Figure 9.3.4: The four paradigms of Flynn’s taxonomy, showing how single/multiple instructions and single/multiple data are linked to processing units. Image source: Wikipedia (recreated)

Another factor that influences the execution of parallel systems is the capabilities of the hardware. Flynn’s taxonomy describes four paradigms of parallel hardware architectures in terms of the decompositions they support. Figure 9.3.4 illustrates the logical organization of each of the four paradigms. In each structure, a processing unit (“PU”) is provided with one or more parallel instructions (SI for “single instruction” and MI for “multiple instruction”) and performs the desired computation on a single input (SD) or multiple pieces of data (MD).

Traditional uniprocessing software adheres to the SISD model, as a single processor executes a single instruction on a single piece of data at a time; as such, SISD does not support parallel execution but is included in the taxonomy for completeness. Of the parallel models, SIMD is perhaps the most intuitive and the one with which most readers would be familiar. Modern CPUs provide SIMD support through various extensions to the ISA, such as the streaming SIMD extensions (SSE) or advanced vector extensions (AVX) for Intel processors, as well as the Neon or Helium instruction sets for ARM processors. Graphics processing units (GPUs) provide native support for SIMD operations, such as manipulating the rows of pixels in an image in parallel. Given this native support, GPUs are also widely used for applications that perform independent calculations in parallel. For instance, many scientific or security applications involve brute-force searches of a large set of data; GPU SIMD instructions can facilitate parallelizing the computations needed for these applications.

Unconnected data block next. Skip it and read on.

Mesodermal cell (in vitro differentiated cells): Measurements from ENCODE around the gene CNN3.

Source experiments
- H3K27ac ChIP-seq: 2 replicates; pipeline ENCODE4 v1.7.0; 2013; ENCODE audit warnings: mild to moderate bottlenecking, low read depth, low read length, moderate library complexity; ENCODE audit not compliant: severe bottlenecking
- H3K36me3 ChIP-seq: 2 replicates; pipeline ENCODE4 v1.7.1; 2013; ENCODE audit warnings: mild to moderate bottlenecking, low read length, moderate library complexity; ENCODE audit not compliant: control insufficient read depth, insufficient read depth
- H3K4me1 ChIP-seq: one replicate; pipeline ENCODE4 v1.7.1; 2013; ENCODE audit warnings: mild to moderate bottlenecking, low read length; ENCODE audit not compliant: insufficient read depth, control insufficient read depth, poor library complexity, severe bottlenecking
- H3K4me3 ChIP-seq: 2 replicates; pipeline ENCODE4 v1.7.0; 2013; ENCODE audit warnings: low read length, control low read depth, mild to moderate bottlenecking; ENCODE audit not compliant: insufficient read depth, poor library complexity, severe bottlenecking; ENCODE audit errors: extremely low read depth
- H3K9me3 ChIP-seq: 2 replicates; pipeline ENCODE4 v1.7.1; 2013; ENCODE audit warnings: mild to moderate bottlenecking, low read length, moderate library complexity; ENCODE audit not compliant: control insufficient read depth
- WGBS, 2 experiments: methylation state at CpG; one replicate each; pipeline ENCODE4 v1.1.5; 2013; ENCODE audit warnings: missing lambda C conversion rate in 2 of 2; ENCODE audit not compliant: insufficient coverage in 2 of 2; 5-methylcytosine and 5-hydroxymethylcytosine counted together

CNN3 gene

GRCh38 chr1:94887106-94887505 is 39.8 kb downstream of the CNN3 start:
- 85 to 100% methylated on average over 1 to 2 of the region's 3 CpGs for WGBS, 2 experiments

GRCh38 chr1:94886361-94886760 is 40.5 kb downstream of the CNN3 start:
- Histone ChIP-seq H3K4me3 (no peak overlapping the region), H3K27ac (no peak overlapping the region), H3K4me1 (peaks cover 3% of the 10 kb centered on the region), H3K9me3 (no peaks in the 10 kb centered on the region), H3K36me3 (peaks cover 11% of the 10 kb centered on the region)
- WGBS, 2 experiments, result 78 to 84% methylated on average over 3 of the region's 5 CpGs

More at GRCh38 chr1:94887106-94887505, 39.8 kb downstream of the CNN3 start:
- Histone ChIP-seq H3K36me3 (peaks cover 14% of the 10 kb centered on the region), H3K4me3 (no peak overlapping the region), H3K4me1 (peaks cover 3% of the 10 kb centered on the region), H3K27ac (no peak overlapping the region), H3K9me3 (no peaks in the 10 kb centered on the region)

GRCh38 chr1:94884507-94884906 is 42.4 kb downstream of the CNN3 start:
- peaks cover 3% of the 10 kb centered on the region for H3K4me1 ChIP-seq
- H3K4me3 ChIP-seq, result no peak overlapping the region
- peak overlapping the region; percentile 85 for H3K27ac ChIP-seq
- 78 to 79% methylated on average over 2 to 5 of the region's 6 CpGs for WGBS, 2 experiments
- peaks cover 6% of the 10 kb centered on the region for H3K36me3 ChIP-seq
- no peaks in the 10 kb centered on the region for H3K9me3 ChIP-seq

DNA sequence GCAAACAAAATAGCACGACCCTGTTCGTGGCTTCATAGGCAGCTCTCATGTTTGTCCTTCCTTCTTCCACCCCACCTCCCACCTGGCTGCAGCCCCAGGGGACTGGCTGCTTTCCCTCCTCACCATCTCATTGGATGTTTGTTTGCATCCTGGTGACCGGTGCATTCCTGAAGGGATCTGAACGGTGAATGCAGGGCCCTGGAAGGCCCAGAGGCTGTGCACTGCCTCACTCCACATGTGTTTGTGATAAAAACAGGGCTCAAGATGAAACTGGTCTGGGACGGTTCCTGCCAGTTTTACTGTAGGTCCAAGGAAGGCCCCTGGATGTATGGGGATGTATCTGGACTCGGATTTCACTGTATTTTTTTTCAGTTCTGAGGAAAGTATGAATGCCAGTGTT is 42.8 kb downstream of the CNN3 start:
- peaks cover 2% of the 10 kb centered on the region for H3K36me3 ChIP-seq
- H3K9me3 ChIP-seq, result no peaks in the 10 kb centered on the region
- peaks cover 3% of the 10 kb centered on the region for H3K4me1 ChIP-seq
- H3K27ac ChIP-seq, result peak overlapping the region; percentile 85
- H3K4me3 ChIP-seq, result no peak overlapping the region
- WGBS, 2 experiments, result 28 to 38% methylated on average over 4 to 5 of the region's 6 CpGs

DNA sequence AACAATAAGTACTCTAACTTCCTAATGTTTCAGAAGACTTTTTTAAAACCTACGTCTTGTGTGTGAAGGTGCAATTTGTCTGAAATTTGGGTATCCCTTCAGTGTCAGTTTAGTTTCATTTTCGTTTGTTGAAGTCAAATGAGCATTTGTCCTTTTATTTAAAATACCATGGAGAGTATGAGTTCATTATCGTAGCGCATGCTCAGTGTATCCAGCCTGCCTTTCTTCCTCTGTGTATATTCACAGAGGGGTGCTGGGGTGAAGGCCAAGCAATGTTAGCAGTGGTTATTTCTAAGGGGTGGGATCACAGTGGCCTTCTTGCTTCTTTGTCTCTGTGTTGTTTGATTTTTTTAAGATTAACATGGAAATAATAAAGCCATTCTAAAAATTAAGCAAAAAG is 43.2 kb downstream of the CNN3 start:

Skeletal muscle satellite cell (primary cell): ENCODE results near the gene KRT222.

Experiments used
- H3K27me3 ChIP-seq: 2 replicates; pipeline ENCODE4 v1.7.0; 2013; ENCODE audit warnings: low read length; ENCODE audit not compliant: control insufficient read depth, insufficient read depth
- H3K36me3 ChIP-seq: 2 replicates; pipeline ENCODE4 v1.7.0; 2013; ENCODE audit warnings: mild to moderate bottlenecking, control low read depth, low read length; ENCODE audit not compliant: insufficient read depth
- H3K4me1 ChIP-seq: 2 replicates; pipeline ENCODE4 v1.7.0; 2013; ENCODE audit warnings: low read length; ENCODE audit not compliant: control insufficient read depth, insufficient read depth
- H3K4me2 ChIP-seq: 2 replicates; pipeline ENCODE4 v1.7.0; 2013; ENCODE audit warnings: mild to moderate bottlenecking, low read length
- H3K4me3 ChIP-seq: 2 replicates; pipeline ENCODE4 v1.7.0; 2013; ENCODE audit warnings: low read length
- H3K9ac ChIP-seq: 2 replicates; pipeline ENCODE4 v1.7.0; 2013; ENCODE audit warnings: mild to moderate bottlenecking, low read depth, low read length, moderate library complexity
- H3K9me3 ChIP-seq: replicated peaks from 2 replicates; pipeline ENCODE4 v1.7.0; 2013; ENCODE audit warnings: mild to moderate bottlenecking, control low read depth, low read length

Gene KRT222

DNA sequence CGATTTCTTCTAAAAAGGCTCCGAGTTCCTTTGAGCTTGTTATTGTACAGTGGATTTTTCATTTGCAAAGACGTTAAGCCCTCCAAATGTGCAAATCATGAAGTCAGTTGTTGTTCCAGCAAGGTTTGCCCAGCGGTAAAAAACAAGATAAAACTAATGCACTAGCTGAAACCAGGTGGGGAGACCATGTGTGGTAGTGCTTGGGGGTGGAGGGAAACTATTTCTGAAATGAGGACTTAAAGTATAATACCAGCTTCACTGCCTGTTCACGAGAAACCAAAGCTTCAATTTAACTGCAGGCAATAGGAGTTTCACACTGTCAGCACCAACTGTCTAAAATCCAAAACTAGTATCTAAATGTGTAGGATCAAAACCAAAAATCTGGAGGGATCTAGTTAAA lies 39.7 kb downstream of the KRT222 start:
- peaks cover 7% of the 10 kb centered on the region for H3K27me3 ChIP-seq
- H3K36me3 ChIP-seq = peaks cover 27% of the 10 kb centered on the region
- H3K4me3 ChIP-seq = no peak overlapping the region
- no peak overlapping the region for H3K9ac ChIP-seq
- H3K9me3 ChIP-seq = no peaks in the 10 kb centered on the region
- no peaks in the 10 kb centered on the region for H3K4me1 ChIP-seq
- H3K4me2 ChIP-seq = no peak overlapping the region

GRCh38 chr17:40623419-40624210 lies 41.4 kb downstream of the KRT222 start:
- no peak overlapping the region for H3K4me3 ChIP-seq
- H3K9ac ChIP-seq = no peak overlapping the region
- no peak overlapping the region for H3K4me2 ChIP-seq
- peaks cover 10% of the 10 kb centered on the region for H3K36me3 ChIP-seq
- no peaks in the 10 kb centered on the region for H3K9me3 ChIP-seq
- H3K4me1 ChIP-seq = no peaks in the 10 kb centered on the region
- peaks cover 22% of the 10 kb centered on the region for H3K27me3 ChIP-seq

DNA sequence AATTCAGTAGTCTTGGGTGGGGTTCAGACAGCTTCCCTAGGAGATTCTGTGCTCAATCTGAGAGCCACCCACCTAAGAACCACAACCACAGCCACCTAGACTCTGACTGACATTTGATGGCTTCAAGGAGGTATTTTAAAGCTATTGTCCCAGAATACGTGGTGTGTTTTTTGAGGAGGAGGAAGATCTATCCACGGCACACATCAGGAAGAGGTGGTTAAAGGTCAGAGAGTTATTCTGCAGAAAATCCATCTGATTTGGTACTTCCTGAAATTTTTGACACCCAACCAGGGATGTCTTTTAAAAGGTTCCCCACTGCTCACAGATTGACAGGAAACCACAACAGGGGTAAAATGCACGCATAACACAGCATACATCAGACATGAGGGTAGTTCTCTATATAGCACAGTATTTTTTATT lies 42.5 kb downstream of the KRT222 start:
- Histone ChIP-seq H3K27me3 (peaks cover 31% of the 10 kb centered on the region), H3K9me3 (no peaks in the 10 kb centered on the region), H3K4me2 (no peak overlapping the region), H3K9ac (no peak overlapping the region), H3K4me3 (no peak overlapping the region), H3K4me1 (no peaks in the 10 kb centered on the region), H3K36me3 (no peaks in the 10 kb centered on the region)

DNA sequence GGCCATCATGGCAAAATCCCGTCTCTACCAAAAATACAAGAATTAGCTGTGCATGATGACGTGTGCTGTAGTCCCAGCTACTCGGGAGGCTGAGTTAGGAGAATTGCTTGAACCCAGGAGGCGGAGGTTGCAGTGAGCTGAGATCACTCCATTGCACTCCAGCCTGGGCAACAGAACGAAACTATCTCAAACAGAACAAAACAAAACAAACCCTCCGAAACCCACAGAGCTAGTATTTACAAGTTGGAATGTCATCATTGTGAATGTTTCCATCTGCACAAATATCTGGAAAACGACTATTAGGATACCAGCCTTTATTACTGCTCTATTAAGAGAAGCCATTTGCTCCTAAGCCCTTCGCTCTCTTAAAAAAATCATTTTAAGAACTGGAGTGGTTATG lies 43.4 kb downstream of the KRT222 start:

The MISD model is often confusing when first encountered, and many people do not immediately perceive its value as parallelism. One common use of MISD would be to provide fault tolerance in programs that require precision. The multiple instructions are all executed in parallel on the same input data; the results of the computations can then be evaluated to confirm that no errors occurred. Systolic array architectures, which are specialized systems for parallelizing adanced mathematical operations, can also be classified as MISD. For instance, specialized designs can optimize the parallel calculation of the multiplication and addition operations found in matrix multiplication. MISD hardware implementations are not common and are typically only found in custom hardware designs.